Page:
Special Reports

'I'll die when I die': Two teens' meth stories

Meth is easy to get, according to two teens who said they began using it as 16-year-olds.

Tommy -- The Tribune isn't using his real name to protect his identity --began dabbling with alcohol and marijuana. But when he was offered meth at a friend's birthday party two years ago, he liked the high and began smoking the drug regularly. First it was every other weekend, then every four days.

Now the South County teen is hooked, spending $600 on the drug last year, he said, adding that it's easy to get by networking through friends. He has used meth so many times that he's lost count. His parents don't know --he keeps decent grades and will graduate high school this spring.

But he can feel the drug's toll.

"My body gets worn out two or three days after doing it," he said. "My body is like: 'You need to sleep, to eat.' "

He wants to quit before he graduates. But he's kept his habit secret so long, he said, there are few people he can turn to.

Trouble with the law

Tommy has never been arrested for meth. But many teens are.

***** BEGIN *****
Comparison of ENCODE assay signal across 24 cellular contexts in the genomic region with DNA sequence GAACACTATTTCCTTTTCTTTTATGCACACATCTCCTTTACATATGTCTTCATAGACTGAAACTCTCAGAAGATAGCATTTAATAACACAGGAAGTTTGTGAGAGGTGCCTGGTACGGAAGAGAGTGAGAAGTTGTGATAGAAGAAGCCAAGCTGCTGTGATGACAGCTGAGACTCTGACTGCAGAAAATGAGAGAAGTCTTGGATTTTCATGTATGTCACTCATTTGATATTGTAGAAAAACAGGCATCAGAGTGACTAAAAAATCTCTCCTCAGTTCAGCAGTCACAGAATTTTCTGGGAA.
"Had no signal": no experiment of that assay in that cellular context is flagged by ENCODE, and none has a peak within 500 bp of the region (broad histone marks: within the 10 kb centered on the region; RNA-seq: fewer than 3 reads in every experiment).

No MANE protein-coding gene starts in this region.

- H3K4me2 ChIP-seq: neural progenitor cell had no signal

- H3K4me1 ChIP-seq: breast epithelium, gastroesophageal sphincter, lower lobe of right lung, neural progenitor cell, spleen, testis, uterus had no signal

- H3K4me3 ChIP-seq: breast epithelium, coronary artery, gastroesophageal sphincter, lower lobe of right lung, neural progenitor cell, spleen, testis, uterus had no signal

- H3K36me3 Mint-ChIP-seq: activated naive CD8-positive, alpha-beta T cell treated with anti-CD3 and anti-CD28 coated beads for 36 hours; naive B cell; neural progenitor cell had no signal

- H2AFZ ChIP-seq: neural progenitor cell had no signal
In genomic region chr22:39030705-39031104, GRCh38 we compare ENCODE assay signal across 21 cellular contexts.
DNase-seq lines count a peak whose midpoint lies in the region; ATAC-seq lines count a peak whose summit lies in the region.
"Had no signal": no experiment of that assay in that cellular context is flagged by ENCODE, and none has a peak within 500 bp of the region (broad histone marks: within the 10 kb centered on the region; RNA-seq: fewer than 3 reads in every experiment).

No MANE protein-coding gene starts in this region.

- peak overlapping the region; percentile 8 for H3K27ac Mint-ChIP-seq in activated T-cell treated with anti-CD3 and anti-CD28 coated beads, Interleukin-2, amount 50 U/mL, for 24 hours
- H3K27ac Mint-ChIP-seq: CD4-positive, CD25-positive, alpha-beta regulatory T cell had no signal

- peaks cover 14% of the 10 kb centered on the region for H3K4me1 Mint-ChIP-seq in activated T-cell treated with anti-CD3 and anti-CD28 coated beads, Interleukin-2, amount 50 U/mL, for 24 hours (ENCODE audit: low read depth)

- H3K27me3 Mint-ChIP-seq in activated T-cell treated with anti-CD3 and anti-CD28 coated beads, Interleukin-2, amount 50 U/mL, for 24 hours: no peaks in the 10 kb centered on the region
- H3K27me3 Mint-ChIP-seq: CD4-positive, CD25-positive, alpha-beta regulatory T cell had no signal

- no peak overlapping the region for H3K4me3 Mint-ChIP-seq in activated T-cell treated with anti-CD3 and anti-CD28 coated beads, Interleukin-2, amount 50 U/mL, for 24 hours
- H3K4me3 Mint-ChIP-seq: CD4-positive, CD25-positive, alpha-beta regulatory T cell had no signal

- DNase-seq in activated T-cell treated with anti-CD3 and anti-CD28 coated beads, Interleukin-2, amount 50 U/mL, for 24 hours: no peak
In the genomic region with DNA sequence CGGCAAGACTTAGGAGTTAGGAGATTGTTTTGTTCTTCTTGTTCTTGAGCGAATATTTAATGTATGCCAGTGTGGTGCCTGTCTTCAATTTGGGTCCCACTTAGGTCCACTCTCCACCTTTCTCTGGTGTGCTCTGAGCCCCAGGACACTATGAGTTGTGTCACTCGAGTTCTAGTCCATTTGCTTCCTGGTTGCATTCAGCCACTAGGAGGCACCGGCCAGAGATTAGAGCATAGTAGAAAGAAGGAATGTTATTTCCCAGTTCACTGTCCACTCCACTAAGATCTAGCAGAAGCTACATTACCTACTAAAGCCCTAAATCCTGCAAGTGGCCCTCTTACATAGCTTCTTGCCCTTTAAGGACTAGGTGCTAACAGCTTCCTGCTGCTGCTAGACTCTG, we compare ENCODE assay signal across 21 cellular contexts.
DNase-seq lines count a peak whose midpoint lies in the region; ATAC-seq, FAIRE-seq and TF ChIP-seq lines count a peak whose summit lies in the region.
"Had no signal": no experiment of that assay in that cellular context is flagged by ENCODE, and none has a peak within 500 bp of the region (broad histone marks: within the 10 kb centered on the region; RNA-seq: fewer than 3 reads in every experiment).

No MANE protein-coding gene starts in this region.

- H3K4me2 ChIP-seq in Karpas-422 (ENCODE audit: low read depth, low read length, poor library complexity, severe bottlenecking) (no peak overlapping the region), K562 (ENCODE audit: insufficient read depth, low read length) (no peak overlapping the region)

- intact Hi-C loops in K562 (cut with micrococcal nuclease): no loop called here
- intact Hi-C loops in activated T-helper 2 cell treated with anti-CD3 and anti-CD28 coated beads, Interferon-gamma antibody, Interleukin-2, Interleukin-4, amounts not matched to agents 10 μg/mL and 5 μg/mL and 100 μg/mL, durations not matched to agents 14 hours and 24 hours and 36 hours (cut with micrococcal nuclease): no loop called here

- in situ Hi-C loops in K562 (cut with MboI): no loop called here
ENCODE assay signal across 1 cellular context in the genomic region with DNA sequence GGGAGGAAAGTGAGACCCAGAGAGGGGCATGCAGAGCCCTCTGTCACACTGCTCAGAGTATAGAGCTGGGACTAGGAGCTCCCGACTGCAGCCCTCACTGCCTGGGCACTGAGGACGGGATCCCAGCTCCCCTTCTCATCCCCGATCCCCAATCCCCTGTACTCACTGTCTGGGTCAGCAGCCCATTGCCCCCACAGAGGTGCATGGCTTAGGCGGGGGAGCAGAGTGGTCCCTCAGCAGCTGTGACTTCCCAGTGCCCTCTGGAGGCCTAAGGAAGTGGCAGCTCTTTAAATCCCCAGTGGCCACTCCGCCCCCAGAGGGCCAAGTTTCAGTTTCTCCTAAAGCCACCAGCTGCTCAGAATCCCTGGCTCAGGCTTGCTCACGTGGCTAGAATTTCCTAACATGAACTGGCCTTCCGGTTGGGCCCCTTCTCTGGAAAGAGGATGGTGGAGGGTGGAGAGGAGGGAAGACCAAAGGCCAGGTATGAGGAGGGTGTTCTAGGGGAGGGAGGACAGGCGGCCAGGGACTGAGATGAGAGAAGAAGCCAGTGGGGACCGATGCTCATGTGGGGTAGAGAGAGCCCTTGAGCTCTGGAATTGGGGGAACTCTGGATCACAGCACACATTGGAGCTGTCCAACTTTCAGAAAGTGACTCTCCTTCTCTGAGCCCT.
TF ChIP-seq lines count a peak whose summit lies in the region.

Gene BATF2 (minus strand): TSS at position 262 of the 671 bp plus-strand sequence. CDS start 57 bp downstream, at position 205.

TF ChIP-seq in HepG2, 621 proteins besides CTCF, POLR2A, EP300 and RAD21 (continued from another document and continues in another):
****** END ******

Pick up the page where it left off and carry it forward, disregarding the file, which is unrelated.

Consider James, a South County teen now completing his probation. (For that reason, The Tribune is withholding his last name.) James was 11 the first time he smoked marijuana. Alcohol and pills quickly followed, and he started on meth at 16. He has been through juvenile hall for drugs and alcohol offenses five times in five years. He also spent a year in a residential drug treatment facility, but after his release, meth was so easy to get from a neighbor that he found it impossible to stay clean.

Even knowing meth's dangers doesn't deter him.

"When I do it, I start sweating because my body is trying to get all the uncut chemicals out," James said. "... I've never cared about the health effects on my body. I'll die when I die."

Typically, teens like James have lesions on their faces, advanced tooth decay, anxiety and malnourishment when they arrive at juvenile hall, nurse Maralyn Shawn-Renken said.

Some have behavioral problems. When James isn't using meth, he is considered one of the best-behaved youths at juvenile hall. But fueled by meth, he's violent. He once became so combative that he bashed his head against a police car and spit blood at those who came near him. He had to be subdued with a Taser. Since that incident, officers wear protective white hazardous materials suits when admitting violent youths.

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